That there might be multiple bills in the now expected debate is not unusual. What is interesting, however, is the reversal of the situation that prevailed last year when the Senate was relatively at ease with what is undeniably a most difficult issue, while the House was so adamantly opposed to any change on the temporary work visa and earned legalization fronts.
Now it’s the House of Representatives that’s leading the way with a bill that is expected to muster enough votes in the 435-member chamber for successful passage.
What will be of crucial importance here will be the number of Republicans that vote for the “Strive Act of 2007.” A razor thin House majority is not likely to impress lately skittish senators, not least John McCain who has been getting an earful from GOP primary voters in the American heartland.
That Senator Edward Kennedy is formulating a Senate response to the Strive Act is, of course, encouraging.
Senator Arlen Specter has indicated some differences with Kennedy on reform but these two veteran legislators are long familiar with each other. We hope, indeed, expect, that they will be able to work out any such difficulties and craft a Senate bill that will be as close a match as possible to the House offering.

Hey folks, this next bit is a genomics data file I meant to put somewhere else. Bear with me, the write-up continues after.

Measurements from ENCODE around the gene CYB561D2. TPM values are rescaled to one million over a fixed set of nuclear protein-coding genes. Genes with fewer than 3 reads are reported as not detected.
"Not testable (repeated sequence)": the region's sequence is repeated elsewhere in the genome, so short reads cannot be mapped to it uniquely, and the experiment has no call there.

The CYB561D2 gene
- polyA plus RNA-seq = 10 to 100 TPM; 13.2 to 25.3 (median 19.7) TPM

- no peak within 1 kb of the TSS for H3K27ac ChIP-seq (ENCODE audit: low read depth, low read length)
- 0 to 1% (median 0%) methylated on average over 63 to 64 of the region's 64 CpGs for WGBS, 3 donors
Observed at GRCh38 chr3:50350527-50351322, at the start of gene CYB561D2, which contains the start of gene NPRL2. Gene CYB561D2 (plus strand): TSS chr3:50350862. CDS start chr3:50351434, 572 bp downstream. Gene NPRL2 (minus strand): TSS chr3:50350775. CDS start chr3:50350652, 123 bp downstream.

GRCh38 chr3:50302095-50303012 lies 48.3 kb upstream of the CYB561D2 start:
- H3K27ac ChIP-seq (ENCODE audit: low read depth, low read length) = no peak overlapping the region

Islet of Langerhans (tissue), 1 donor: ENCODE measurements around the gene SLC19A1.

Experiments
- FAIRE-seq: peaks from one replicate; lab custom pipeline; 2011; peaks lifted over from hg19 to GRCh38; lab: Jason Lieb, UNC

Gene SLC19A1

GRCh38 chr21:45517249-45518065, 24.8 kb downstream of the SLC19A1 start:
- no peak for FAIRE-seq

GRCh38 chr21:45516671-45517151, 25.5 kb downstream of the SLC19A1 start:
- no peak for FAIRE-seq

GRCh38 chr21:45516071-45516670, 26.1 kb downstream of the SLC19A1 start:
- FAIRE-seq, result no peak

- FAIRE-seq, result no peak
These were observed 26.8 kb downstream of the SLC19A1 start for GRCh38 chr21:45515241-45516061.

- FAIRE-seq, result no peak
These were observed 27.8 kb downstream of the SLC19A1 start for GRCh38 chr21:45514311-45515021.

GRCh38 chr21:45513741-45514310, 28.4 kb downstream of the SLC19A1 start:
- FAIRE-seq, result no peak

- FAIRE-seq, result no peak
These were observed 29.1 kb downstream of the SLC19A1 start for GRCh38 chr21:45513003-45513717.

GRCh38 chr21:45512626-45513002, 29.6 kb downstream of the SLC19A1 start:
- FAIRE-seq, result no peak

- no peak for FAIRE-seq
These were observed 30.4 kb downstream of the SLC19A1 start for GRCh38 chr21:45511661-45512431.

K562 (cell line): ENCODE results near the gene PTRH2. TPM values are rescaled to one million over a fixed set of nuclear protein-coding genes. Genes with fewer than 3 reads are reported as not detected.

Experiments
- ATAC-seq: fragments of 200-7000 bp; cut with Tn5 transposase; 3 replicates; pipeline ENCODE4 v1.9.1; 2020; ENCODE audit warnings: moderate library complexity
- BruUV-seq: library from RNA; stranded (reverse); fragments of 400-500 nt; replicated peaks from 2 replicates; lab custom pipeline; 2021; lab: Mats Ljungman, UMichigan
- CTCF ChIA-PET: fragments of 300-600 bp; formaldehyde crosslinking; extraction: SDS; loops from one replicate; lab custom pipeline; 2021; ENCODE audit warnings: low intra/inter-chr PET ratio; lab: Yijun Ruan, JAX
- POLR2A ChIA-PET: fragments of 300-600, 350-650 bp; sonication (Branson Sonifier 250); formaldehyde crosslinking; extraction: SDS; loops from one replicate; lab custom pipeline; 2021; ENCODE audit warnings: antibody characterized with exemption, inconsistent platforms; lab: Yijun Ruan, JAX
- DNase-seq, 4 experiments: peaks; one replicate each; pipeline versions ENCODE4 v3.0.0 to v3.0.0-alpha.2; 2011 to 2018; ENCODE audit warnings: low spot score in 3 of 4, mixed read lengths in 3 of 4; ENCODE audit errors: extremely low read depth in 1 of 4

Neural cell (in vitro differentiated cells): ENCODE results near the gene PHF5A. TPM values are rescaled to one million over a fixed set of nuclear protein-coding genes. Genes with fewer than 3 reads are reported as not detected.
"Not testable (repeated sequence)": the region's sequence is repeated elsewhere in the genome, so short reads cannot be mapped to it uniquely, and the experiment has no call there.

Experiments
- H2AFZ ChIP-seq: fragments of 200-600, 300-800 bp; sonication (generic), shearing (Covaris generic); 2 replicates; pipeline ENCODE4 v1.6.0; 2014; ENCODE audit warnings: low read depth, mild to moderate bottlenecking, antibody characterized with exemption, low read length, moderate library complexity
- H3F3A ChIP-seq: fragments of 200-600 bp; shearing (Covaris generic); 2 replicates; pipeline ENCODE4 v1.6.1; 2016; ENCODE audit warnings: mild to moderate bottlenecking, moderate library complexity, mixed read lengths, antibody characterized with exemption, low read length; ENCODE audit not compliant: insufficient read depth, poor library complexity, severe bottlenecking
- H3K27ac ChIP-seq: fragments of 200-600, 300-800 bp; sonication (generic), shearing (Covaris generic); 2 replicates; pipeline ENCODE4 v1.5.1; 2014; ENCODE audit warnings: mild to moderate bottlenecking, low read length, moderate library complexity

Then it will be up to President Bush. The president has more than once indicated his desire to see change in immigration law. It is to be hoped that in the coming week he will make it clear to Congress that he wants an agreed and workable formula for comprehensive immigration reform of his desk, preferably before Congress breaks for the summer.
As the president might put it himself: “Bring it on!”